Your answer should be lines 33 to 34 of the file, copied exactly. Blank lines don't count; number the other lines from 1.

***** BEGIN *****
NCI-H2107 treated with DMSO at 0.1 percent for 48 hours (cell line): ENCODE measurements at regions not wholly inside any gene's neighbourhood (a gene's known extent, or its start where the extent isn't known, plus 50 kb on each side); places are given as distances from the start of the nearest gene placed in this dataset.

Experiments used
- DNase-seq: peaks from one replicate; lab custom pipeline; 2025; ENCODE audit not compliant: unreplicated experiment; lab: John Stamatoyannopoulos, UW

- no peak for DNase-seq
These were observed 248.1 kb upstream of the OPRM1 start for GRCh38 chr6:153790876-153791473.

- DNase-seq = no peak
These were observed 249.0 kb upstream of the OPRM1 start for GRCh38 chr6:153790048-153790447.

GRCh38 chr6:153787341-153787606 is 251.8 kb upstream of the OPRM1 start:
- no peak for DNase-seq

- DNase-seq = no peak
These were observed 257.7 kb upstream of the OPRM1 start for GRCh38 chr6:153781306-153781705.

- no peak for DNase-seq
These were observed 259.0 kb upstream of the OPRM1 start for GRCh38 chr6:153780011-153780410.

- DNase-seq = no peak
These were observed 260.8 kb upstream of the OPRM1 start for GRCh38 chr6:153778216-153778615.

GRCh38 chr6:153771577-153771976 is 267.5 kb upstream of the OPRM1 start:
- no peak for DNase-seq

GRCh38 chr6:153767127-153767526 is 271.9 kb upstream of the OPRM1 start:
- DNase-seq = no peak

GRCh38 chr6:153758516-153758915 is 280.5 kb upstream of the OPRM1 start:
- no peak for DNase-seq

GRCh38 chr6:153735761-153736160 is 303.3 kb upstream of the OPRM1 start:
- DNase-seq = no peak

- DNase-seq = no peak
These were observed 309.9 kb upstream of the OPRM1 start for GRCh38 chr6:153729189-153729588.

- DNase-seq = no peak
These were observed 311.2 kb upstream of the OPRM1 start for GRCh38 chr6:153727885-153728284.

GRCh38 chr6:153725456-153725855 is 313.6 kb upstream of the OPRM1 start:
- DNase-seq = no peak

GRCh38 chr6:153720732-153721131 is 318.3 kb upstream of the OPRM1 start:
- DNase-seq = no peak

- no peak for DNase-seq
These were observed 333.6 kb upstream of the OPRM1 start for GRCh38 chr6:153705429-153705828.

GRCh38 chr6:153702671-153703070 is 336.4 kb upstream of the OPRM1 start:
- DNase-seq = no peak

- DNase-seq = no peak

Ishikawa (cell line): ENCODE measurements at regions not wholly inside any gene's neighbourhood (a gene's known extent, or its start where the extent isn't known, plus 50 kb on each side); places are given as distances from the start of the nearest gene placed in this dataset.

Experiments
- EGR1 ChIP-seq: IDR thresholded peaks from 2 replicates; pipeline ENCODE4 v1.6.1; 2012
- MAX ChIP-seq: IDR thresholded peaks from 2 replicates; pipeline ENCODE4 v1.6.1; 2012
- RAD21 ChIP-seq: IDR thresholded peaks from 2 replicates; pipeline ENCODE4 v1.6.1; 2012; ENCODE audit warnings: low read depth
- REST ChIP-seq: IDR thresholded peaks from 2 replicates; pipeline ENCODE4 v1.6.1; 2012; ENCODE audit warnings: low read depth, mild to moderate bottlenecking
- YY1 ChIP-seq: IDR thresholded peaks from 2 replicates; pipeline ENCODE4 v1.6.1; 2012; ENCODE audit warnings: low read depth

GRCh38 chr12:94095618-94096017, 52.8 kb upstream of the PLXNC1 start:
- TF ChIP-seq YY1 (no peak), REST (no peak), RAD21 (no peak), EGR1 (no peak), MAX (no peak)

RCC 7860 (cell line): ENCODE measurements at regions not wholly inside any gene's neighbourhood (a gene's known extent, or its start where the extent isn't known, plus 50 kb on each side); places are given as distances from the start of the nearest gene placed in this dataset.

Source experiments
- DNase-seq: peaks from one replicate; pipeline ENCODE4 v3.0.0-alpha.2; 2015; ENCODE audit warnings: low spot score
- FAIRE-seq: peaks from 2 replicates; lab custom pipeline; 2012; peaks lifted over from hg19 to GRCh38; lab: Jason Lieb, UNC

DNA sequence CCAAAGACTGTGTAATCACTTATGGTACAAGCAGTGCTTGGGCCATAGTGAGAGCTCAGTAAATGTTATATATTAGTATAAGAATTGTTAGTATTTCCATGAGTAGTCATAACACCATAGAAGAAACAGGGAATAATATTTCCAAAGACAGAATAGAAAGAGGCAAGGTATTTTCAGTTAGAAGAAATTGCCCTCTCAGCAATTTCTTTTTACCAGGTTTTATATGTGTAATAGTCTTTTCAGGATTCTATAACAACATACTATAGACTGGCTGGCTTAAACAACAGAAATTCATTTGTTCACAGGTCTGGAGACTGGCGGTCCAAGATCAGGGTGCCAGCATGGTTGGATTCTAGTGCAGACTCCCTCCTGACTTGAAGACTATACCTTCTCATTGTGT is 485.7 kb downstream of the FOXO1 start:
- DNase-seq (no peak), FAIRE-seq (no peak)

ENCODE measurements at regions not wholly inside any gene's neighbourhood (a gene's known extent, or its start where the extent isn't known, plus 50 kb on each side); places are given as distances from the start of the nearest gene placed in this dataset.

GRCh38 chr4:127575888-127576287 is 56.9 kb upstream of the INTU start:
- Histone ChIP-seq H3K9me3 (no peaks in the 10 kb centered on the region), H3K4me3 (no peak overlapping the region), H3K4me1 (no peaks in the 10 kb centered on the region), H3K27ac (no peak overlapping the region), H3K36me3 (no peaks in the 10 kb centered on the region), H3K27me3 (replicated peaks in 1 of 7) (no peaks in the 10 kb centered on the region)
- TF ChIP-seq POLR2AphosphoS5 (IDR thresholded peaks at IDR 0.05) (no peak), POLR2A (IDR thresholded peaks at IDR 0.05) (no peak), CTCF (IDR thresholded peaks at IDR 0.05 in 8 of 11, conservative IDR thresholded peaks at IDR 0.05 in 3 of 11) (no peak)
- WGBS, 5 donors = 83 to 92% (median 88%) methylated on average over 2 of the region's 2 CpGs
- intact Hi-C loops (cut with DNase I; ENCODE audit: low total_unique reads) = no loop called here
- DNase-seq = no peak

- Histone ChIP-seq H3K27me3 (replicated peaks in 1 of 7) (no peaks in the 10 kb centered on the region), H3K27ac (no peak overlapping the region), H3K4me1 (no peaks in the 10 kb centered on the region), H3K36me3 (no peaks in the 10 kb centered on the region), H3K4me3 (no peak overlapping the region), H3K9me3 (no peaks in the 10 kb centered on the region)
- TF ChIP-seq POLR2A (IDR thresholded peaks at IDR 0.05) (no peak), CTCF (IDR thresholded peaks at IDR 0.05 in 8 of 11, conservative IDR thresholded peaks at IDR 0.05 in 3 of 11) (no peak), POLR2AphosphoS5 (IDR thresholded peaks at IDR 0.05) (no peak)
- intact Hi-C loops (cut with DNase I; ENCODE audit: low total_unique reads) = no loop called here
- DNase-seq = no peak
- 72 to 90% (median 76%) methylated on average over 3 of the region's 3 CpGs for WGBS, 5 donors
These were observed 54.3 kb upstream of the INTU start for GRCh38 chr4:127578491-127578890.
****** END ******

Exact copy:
These were observed 333.6 kb upstream of the OPRM1 start for GRCh38 chr6:153705429-153705828.

GRCh38 chr6:153702671-153703070 is 336.4 kb upstream of the OPRM1 start: